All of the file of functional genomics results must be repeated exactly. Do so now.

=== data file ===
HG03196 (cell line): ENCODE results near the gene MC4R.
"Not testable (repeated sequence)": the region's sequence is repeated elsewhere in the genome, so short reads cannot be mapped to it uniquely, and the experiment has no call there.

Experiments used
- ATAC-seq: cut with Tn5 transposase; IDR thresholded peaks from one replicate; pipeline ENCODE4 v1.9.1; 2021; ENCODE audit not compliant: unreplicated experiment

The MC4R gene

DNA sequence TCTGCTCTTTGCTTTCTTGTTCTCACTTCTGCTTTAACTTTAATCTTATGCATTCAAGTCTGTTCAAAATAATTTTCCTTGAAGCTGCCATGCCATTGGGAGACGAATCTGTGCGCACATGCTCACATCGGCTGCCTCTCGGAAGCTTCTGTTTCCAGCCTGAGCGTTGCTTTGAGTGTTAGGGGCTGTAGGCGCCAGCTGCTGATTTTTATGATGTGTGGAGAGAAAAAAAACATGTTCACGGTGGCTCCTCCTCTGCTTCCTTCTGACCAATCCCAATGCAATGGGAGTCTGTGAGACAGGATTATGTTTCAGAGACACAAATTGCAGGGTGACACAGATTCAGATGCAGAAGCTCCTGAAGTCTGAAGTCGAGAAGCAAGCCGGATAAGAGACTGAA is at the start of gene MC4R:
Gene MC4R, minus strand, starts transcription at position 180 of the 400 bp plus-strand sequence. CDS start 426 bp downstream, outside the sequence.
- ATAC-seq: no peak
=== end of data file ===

HG03196 (cell line): ENCODE results near the gene MC4R.
"Not testable (repeated sequence)": the region's sequence is repeated elsewhere in the genome, so short reads cannot be mapped to it uniquely, and the experiment has no call there.

Experiments used
- ATAC-seq: cut with Tn5 transposase; IDR thresholded peaks from one replicate; pipeline ENCODE4 v1.9.1; 2021; ENCODE audit not compliant: unreplicated experiment

The MC4R gene

DNA sequence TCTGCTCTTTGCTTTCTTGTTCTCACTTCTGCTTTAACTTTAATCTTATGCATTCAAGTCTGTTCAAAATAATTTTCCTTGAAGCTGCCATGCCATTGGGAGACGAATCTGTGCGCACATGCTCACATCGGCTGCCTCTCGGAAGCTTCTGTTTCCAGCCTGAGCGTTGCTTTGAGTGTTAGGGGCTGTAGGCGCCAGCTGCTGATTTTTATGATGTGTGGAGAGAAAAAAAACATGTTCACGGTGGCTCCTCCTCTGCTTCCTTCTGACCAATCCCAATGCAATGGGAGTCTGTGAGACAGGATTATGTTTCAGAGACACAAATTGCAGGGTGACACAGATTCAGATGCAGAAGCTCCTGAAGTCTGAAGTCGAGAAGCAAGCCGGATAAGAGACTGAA is at the start of gene MC4R:
Gene MC4R, minus strand, starts transcription at position 180 of the 400 bp plus-strand sequence. CDS start 426 bp downstream, outside the sequence.
- ATAC-seq: no peak